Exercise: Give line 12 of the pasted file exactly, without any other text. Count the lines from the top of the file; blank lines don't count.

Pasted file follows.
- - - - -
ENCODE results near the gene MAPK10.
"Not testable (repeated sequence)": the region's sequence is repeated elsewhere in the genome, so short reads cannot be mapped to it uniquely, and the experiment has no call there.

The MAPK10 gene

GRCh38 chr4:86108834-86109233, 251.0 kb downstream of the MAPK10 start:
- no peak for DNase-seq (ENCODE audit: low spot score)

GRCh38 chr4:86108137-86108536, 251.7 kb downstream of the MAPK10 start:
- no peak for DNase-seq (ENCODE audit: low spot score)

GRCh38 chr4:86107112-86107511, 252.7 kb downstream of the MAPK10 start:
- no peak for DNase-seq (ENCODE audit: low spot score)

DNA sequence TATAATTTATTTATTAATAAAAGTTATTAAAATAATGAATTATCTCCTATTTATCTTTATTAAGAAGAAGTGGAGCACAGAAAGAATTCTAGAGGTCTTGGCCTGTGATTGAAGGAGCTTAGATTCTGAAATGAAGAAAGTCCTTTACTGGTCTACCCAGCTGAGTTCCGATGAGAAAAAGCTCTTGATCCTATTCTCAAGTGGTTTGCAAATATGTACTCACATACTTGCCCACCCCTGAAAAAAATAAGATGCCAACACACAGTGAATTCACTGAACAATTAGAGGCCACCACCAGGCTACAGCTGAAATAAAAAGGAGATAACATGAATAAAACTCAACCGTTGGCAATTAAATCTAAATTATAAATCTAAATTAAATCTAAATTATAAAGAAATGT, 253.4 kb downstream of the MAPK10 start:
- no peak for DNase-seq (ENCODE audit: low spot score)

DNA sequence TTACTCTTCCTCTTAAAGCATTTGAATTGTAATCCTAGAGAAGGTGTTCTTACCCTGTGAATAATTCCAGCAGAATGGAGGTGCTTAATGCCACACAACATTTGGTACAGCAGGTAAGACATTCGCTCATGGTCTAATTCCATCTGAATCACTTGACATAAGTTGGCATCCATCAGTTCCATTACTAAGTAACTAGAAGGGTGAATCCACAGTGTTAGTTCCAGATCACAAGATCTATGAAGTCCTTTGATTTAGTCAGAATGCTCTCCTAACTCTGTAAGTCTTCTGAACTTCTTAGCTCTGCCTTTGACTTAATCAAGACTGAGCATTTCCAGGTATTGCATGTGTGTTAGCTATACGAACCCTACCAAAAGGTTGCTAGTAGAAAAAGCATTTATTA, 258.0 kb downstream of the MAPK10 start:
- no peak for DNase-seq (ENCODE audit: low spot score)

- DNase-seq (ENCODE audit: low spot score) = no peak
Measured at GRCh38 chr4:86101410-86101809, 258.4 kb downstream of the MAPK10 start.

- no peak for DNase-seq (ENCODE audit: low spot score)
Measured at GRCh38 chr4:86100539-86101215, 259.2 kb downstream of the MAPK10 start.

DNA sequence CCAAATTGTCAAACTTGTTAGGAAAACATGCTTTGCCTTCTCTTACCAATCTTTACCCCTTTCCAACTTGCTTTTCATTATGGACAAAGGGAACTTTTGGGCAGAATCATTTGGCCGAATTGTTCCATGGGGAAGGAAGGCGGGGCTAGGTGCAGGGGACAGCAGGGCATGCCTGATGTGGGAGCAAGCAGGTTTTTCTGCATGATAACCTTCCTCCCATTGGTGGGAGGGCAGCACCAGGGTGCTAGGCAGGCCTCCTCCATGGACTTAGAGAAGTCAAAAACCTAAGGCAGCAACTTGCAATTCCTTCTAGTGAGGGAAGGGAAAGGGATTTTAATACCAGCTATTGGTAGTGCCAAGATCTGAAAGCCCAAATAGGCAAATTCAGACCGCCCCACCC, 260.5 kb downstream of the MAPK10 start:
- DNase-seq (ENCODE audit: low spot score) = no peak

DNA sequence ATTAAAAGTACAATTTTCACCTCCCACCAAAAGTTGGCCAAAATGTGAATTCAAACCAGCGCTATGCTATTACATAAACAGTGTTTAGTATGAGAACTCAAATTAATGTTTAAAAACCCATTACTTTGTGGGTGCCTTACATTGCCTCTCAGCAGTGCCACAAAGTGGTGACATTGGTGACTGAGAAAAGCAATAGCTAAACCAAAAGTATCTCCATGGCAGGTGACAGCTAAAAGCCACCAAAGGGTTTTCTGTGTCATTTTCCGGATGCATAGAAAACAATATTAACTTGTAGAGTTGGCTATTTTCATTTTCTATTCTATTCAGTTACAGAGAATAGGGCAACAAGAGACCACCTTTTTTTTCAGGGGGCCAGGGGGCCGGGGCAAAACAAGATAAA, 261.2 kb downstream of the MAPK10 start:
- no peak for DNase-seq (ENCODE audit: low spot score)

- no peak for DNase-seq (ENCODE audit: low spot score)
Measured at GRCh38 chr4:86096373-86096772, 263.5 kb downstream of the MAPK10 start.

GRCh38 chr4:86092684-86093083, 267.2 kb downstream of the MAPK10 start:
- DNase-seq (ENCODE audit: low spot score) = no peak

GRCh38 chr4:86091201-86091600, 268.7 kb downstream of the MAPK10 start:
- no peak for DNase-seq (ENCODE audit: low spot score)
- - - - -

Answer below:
DNA sequence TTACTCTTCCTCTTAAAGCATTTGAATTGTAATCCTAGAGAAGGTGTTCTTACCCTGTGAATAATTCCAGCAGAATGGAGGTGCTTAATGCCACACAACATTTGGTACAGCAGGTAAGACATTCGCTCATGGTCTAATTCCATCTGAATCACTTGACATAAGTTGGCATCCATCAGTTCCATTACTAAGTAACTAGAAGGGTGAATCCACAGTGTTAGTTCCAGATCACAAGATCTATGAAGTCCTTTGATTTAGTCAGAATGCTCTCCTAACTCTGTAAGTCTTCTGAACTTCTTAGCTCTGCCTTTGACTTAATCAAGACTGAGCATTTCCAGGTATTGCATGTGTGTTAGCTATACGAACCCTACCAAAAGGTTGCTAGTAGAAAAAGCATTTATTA, 258.0 kb downstream of the MAPK10 start: